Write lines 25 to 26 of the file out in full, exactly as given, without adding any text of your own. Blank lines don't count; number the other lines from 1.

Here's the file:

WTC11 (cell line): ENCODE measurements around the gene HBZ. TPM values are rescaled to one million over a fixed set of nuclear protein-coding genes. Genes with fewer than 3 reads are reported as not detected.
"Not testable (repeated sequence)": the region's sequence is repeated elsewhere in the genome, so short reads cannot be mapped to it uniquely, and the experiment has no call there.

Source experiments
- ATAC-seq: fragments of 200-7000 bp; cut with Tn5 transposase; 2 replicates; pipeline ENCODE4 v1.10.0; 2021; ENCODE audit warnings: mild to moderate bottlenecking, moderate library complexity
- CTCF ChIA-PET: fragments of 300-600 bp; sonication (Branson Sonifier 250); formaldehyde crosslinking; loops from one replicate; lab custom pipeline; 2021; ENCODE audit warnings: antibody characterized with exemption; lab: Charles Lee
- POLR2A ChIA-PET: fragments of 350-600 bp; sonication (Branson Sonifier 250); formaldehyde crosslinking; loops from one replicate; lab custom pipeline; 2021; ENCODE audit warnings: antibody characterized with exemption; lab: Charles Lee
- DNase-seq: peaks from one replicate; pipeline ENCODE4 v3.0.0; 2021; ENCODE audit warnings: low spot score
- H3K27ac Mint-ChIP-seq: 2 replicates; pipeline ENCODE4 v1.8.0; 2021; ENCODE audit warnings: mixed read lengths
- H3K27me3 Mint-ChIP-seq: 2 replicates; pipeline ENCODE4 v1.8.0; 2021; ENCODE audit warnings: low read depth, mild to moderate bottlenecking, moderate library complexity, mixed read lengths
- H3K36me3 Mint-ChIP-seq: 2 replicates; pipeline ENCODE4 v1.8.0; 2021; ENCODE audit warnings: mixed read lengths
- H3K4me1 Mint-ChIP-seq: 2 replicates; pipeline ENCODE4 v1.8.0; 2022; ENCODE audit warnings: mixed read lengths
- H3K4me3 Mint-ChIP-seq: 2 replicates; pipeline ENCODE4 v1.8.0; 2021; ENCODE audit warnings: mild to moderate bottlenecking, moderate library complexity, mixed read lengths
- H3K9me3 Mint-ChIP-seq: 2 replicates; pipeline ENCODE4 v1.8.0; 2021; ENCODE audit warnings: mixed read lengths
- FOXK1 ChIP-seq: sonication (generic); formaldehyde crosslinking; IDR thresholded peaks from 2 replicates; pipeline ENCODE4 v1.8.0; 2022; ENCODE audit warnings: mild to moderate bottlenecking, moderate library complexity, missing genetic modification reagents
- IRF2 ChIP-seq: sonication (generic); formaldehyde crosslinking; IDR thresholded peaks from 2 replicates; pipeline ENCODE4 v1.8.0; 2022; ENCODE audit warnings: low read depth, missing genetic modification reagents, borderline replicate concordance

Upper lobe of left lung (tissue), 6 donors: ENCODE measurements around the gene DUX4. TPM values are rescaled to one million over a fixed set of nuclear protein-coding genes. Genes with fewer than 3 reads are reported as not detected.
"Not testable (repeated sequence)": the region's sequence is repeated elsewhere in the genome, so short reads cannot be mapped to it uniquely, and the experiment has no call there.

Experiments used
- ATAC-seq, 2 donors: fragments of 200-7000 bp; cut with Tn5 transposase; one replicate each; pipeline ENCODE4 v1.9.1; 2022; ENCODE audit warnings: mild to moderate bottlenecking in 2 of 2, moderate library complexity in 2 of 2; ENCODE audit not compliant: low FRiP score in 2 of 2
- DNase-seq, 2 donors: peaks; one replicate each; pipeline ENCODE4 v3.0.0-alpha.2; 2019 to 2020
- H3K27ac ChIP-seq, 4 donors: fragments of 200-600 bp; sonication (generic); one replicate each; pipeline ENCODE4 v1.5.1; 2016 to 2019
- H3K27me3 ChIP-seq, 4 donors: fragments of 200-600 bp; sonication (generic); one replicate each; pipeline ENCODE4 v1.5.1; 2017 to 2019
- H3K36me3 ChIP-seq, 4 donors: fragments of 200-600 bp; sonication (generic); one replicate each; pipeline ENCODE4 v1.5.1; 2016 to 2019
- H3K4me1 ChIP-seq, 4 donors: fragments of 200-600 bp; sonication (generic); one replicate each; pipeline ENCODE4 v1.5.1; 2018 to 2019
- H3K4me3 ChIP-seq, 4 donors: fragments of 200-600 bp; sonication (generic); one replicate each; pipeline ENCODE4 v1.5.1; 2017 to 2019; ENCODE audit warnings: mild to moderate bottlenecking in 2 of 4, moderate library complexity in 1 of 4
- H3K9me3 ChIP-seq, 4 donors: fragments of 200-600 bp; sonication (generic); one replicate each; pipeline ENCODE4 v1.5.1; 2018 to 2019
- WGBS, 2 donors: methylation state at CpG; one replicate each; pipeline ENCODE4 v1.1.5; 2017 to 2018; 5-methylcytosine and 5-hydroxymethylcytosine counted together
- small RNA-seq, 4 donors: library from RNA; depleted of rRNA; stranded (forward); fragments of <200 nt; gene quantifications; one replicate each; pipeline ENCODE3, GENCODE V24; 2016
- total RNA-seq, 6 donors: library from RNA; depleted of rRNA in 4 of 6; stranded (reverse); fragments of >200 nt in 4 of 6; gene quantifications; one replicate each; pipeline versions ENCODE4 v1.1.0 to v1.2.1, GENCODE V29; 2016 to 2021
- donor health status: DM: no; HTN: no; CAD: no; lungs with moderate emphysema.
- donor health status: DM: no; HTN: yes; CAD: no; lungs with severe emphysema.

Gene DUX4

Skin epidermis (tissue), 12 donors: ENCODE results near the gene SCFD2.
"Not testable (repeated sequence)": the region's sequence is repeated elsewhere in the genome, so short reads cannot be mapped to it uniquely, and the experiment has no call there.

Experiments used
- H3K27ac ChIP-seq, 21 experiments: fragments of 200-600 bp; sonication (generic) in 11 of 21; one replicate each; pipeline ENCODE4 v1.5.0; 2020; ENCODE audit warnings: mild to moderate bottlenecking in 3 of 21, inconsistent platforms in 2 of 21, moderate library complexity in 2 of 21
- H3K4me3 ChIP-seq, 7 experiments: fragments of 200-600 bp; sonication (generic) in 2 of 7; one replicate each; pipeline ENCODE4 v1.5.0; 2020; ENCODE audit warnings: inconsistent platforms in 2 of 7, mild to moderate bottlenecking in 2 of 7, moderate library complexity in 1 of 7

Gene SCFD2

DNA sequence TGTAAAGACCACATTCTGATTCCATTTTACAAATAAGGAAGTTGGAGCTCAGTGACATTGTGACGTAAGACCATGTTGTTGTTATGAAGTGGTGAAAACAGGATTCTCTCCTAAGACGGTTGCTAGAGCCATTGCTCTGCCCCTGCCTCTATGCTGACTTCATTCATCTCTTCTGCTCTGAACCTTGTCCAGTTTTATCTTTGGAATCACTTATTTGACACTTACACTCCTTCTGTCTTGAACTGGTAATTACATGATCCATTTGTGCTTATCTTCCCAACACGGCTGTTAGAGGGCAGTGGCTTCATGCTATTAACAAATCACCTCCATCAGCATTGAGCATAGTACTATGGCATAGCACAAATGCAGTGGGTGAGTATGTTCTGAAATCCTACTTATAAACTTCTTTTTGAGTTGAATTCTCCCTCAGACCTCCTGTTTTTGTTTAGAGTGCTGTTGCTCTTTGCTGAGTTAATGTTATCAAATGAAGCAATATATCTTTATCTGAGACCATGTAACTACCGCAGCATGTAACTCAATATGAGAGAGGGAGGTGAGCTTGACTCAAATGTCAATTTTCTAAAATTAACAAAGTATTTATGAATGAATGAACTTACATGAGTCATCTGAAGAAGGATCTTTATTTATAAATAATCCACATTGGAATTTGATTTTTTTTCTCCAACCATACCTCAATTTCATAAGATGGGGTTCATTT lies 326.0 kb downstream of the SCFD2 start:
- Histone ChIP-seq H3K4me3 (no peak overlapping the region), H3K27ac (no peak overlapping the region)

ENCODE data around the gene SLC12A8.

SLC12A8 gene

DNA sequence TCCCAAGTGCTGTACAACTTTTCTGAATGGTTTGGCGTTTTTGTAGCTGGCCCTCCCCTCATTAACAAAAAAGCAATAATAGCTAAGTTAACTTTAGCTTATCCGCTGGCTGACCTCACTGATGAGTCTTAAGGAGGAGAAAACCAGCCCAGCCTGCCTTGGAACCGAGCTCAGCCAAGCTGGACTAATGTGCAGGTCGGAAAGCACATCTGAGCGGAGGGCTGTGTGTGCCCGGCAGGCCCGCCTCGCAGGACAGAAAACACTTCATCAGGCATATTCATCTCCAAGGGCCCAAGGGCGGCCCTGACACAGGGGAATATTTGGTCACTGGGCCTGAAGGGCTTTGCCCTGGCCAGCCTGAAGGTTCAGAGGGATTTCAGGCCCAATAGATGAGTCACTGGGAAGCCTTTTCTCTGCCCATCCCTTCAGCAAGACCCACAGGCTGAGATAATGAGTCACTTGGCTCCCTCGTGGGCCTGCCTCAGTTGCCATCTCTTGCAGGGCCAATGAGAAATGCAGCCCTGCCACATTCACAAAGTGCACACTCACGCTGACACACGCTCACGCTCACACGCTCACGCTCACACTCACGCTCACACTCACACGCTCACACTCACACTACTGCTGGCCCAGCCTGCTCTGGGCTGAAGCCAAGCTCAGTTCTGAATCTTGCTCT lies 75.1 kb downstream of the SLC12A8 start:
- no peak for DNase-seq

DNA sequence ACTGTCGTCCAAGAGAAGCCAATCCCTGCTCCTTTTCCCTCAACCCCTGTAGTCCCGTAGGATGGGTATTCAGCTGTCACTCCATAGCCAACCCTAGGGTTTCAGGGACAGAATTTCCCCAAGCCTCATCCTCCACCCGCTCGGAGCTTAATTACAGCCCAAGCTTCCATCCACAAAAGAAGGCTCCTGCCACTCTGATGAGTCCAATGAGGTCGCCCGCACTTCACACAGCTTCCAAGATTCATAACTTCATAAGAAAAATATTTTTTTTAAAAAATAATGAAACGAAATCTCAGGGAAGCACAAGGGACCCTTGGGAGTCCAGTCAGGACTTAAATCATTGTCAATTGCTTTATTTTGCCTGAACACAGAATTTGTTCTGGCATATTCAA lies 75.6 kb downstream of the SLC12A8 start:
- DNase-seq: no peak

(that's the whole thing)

- H3K4me3 ChIP-seq, 4 donors: fragments of 200-600 bp; sonication (generic); one replicate each; pipeline ENCODE4 v1.5.1; 2017 to 2019; ENCODE audit warnings: mild to moderate bottlenecking in 2 of 4, moderate library complexity in 1 of 4
- H3K9me3 ChIP-seq, 4 donors: fragments of 200-600 bp; sonication (generic); one replicate each; pipeline ENCODE4 v1.5.1; 2018 to 2019